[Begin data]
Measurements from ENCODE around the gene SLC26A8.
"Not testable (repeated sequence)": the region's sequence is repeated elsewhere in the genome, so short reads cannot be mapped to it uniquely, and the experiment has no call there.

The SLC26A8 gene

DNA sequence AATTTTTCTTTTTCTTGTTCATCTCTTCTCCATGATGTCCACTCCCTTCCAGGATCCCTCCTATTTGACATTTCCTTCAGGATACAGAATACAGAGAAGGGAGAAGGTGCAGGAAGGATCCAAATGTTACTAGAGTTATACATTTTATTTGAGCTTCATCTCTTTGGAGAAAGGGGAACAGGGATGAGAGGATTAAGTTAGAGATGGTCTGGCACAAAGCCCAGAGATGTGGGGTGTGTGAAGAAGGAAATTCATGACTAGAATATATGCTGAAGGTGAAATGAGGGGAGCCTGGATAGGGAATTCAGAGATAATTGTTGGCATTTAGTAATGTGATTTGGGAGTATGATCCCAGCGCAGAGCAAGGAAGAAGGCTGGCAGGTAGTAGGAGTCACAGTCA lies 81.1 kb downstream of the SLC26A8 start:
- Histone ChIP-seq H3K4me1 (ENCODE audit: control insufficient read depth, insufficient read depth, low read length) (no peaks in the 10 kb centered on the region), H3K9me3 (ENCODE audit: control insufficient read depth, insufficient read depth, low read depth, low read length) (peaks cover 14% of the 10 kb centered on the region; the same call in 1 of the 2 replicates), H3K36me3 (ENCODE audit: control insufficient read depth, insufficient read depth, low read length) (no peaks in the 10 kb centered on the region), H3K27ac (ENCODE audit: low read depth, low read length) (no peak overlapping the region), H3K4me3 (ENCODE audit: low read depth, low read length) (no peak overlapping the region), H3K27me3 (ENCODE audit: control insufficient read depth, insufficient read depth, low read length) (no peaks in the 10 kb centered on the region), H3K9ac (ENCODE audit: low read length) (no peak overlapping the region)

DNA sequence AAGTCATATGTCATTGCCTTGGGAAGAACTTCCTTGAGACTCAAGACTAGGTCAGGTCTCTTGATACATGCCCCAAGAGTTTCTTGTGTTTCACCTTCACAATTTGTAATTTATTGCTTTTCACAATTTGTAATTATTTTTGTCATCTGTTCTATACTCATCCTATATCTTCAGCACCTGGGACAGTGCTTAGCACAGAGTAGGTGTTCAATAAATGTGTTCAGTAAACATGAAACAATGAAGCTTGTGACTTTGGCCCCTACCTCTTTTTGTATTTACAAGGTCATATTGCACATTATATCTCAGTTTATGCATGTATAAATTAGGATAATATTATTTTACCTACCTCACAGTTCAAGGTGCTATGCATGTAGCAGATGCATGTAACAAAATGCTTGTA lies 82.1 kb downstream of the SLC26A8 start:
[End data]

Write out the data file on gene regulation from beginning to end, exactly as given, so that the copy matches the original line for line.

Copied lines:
Measurements from ENCODE around the gene SLC26A8.
"Not testable (repeated sequence)": the region's sequence is repeated elsewhere in the genome, so short reads cannot be mapped to it uniquely, and the experiment has no call there.

The SLC26A8 gene

DNA sequence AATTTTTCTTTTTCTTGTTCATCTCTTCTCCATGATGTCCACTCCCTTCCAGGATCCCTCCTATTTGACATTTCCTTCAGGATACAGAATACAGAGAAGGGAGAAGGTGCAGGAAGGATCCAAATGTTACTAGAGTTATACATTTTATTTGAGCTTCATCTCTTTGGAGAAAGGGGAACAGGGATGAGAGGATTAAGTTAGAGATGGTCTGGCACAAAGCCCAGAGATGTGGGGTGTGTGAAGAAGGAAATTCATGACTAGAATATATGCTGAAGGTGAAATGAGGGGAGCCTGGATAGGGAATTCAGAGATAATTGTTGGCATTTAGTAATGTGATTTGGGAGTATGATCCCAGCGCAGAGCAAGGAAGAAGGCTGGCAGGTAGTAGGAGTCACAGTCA lies 81.1 kb downstream of the SLC26A8 start:
- Histone ChIP-seq H3K4me1 (ENCODE audit: control insufficient read depth, insufficient read depth, low read length) (no peaks in the 10 kb centered on the region), H3K9me3 (ENCODE audit: control insufficient read depth, insufficient read depth, low read depth, low read length) (peaks cover 14% of the 10 kb centered on the region; the same call in 1 of the 2 replicates), H3K36me3 (ENCODE audit: control insufficient read depth, insufficient read depth, low read length) (no peaks in the 10 kb centered on the region), H3K27ac (ENCODE audit: low read depth, low read length) (no peak overlapping the region), H3K4me3 (ENCODE audit: low read depth, low read length) (no peak overlapping the region), H3K27me3 (ENCODE audit: control insufficient read depth, insufficient read depth, low read length) (no peaks in the 10 kb centered on the region), H3K9ac (ENCODE audit: low read length) (no peak overlapping the region)

DNA sequence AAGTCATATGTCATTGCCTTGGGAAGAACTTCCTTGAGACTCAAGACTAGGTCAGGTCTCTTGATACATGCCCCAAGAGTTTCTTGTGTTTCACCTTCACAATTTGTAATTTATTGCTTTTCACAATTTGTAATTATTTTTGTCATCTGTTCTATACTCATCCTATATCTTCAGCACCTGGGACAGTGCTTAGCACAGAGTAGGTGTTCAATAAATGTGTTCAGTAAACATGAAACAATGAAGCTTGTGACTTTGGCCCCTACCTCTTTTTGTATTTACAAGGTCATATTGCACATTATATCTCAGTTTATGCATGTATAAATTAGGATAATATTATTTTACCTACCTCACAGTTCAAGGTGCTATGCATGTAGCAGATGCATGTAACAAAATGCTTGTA lies 82.1 kb downstream of the SLC26A8 start: